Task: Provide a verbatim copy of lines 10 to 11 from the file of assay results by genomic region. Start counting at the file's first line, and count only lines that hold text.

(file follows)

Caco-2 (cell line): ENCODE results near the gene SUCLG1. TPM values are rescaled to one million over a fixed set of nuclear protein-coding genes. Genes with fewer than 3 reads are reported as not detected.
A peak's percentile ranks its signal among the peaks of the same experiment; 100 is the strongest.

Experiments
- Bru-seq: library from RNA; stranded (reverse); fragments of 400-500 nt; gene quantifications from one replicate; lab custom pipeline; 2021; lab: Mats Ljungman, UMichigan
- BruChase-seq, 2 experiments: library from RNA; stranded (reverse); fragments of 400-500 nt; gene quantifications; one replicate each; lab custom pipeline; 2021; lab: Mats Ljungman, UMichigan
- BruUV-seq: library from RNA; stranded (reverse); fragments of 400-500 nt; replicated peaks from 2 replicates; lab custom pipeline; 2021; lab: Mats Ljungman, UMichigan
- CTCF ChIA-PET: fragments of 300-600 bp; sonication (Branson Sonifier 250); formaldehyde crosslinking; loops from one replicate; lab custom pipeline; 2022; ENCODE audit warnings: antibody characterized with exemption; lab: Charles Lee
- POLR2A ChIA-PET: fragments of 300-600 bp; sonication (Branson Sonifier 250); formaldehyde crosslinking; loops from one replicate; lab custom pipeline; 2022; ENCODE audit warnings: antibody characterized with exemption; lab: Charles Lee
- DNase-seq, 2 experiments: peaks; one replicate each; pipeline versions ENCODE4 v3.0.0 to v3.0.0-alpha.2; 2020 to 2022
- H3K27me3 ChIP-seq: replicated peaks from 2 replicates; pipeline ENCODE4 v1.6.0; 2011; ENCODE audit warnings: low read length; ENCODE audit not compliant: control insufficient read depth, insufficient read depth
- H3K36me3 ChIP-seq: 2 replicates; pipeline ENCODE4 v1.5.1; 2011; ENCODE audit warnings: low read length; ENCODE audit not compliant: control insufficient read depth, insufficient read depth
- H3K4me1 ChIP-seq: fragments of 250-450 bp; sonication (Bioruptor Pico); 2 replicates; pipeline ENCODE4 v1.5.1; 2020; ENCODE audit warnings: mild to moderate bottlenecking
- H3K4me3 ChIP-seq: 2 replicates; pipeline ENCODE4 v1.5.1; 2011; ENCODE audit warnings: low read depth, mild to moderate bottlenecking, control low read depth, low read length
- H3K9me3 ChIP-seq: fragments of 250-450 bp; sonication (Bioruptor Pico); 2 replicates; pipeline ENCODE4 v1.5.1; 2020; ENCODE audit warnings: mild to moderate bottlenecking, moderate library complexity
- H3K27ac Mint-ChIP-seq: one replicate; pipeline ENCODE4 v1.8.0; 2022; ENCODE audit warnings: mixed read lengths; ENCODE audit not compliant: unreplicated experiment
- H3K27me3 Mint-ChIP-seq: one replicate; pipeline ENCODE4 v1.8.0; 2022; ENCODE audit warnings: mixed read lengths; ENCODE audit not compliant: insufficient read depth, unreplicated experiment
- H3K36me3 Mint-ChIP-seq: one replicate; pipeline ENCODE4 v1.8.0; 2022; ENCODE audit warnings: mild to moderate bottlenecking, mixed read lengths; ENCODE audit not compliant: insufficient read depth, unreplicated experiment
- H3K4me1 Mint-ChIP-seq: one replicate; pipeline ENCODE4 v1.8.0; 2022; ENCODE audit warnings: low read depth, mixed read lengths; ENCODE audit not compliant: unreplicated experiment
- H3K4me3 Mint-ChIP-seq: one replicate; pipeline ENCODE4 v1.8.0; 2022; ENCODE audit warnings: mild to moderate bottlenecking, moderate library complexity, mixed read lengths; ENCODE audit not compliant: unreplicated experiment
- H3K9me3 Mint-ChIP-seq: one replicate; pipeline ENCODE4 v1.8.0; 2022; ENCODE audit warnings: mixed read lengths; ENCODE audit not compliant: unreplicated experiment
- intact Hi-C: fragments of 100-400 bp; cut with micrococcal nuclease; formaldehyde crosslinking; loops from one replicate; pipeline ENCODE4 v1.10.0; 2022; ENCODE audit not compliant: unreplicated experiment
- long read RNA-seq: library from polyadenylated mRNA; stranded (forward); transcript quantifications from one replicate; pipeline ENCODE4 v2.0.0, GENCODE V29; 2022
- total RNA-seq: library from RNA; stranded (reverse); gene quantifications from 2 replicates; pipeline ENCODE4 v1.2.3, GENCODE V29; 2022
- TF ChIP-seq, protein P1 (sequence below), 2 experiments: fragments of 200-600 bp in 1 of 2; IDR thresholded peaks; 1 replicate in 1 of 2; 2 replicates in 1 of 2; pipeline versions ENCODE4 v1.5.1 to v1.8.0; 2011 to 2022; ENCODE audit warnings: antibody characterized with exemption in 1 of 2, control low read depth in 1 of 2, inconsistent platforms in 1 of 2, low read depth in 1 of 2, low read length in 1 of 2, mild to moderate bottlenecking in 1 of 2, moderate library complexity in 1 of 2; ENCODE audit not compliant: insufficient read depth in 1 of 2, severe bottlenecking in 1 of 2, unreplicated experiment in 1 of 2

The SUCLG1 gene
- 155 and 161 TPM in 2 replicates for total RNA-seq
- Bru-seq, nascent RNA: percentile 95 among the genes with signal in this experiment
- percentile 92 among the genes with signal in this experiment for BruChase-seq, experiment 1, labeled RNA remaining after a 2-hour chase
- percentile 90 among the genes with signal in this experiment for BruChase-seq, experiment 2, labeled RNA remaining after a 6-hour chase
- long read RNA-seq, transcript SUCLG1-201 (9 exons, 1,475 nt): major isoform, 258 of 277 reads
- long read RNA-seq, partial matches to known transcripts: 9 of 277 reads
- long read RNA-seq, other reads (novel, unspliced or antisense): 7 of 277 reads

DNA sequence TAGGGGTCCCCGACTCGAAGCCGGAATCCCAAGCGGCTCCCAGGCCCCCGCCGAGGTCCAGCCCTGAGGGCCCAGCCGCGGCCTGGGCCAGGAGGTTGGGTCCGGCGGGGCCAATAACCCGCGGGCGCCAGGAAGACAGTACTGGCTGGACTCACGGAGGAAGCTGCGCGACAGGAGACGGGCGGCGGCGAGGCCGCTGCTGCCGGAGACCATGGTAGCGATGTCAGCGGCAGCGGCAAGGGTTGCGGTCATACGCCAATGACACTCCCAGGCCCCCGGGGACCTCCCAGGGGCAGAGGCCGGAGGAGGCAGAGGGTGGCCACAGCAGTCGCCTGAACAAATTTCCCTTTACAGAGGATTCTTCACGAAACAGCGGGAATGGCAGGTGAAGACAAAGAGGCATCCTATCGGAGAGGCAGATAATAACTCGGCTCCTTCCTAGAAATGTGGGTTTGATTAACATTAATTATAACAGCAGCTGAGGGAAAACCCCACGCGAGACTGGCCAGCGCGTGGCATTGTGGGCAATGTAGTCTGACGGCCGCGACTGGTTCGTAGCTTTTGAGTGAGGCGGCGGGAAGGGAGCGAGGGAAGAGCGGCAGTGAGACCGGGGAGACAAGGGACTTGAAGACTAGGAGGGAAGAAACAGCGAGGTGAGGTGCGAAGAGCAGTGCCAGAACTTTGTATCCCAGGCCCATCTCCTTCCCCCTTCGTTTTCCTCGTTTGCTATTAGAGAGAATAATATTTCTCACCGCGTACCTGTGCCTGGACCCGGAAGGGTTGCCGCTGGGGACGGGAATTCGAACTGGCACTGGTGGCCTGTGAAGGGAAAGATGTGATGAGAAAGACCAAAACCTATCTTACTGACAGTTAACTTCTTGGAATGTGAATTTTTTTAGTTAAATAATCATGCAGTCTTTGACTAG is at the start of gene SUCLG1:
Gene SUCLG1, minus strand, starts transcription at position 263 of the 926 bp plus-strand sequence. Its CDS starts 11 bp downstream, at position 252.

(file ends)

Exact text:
- H3K27me3 ChIP-seq: replicated peaks from 2 replicates; pipeline ENCODE4 v1.6.0; 2011; ENCODE audit warnings: low read length; ENCODE audit not compliant: control insufficient read depth, insufficient read depth
- H3K36me3 ChIP-seq: 2 replicates; pipeline ENCODE4 v1.5.1; 2011; ENCODE audit warnings: low read length; ENCODE audit not compliant: control insufficient read depth, insufficient read depth